A (relatively) stress free approach to planning your next trip
I have planned a few tours now and have numerous trips completed that have been subject to a pre-planned route. Additionally, I’ve had a number of overseas visits that have largely involved riding motorcycles, particularly in the US.
Planning is part of the enjoyment of the trip
There is a lot of information out there on websites, in forums and other media such as podcasts, but I wanted to tell you about my approach to planning. Hopefully you will find this useful if you plan to do the same.
I was going to open with a reference to my latest ride being the first of the new season but I realised that a ‘riding season’ is so subjective. There are those that ride all year and those that only ride when the weather is warmer and drier.
I sit between these two camps. I don’t get pleasure in riding in inclement weather but it certainly doesn’t bother me. I’ve invested in enough suitable clothing to ride in all conditions. While a warm sunny day brings out the best in all of us, I wouldn’t see the lack of sunshine as a reason not to ride. Its all about choice, and I ride when I choose to.
With only a few days gone since the passing of the new year and with the weather cool but stable a decision was made to take the bikes out for a run. There was no plan other than to meet in Chester at 10am on a Sunday morning with the inference that the ride would be North Wales based on our meet up point.
It was never in doubt that I would do another tour of the Alps. Not only is it a stunning place to ride but with the BikeShuttle service that I used last time, its very easily accessible.
This time however we were going to be joined with a number of my friends travelling from the US.
Having talked about 2018 then 2019 it felt that the final planning was always way into the future. That was until the last few weeks where it seems everything has fallen into place.
There will be eight of us in total with an even split of four from the UK and four from the US. We are making our way to Geneva, myself using the aforementioned BikeShuttle, where we will meet on the 4th July.
After eight days of riding we will return to Geneva and return to our respective bases.
Following a flurry of activity flights, transport and rentals (for those that need them) have been booked and confirmed. It was now down to me to work out where we would be going.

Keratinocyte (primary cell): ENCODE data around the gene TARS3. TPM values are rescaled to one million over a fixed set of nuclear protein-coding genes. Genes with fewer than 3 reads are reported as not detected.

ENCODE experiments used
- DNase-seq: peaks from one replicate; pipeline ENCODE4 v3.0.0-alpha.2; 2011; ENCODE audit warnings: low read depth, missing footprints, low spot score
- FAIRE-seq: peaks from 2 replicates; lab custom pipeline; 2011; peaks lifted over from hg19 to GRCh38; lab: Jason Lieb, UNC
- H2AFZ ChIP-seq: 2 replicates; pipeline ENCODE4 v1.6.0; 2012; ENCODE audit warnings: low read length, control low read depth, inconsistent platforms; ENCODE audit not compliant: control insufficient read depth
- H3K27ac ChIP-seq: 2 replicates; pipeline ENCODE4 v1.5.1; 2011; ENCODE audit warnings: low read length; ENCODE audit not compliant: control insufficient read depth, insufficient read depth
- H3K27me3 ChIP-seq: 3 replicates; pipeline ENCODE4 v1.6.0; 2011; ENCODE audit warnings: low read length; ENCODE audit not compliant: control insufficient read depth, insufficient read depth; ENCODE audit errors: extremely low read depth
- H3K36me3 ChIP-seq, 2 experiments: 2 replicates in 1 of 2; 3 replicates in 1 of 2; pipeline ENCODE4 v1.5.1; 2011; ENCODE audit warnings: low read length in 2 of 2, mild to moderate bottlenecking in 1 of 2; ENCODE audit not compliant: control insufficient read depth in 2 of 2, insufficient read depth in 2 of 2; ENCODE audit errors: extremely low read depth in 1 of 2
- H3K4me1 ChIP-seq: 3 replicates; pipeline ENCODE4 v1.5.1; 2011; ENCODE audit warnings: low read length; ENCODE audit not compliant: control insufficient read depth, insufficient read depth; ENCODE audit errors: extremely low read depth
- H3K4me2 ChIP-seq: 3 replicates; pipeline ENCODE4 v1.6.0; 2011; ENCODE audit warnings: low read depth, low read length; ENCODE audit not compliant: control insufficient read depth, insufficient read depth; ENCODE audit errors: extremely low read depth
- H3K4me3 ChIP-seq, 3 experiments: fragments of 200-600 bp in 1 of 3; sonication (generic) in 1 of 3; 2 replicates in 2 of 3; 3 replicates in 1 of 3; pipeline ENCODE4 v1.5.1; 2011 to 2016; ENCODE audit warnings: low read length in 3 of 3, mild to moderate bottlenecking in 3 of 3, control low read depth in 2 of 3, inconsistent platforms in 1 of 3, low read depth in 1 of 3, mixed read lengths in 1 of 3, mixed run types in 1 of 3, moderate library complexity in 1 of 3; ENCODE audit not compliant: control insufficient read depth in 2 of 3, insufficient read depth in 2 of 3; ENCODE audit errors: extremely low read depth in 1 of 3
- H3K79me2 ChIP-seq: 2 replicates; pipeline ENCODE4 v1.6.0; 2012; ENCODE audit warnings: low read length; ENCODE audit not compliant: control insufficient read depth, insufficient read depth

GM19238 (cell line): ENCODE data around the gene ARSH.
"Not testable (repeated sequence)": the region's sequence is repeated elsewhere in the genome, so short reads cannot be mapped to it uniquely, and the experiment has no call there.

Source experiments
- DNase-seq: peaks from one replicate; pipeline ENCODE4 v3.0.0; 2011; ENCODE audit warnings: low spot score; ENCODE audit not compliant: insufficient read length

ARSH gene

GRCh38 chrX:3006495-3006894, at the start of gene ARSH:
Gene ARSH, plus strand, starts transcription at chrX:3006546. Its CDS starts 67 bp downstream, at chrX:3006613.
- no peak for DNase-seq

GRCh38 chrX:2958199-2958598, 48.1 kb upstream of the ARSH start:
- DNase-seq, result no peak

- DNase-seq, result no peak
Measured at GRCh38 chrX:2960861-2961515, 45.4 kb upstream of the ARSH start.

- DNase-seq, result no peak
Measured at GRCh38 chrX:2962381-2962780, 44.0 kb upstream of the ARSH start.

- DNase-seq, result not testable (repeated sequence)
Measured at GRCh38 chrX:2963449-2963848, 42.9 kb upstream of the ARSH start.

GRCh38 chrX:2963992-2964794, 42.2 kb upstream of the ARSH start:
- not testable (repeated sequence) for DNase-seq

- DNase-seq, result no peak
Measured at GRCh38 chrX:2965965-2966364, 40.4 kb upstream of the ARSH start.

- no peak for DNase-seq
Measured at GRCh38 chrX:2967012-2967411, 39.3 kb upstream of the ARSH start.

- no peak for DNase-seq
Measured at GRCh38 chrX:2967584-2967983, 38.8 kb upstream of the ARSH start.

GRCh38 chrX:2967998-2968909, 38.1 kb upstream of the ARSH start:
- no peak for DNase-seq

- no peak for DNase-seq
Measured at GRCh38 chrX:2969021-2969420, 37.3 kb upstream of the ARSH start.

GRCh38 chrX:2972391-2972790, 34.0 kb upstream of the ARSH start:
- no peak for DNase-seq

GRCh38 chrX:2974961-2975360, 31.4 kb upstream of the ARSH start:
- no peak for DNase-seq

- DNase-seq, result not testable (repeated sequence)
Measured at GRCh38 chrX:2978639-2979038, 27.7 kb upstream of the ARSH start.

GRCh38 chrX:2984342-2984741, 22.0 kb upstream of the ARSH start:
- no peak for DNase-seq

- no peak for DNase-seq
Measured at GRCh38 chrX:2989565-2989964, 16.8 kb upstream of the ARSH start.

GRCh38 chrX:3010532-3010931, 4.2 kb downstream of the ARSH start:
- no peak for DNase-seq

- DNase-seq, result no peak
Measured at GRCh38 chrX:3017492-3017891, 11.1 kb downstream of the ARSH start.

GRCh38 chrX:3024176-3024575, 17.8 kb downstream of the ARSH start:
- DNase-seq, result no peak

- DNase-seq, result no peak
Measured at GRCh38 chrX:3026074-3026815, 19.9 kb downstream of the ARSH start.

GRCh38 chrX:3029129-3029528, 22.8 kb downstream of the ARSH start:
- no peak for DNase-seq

Car drivers are often too keen to reach their destination. So much so that the aim is getting to the end of the drive rather than the journey. Sure, that isn’t always the case but these are the day trippers, the caravans and the motorhomes. Let’s not go there.
It seems that many of the A-roads were built to facilitate this speedy passage of car and driver such that there is a detachment to the surrounding landscape as they listen to their in car entertainment and will the journey on to their terminus.
Many of these roads are very enjoyable on two wheels. I’m not taking anything away from a well surfaced road with long sweeping bends and the occasional scenery, but many of the long forgotten ‘slow’ B-routes are some of the best rides you will find on two wheels. And so this was the aim of my latest planned route.
If you browse the Internet you will find a number of picture postcard views of certain valleys in Wales that re-occor on a frequent basis. These are the vistas that force you to pull over and pull the camera out then sit and take in the view after capturing the moment on your smartphone. These places existed long before they were marked on a map as a POI and should be savoured.
When planning a route I like to seek out these points of interest and join them up using the B-roads like a dot to dot drawing on a massive scale with my GPS tracking acting as the pen.
It is on this occasion that I selected three well known locations. These were the Welsh valleys and passes called Bwlch Pen Barras, Bwlch y Groes and Nant Gwynant. My previous post gave more detail into the history and background of these locations. Continue reading “Three Valleys in Wales”→
It’s been well over a month since I returned from the North Coast 500 and other than the occasional short run there has been nothing worthy of a planned route. With the unprecedented weather giving us an actual summer, it has given me the luxury of being able to plan for a ride without being a slave to the breaks in the rainfall. Time to break out the routing apps with an initial destination of Snowdonia.
Where to go?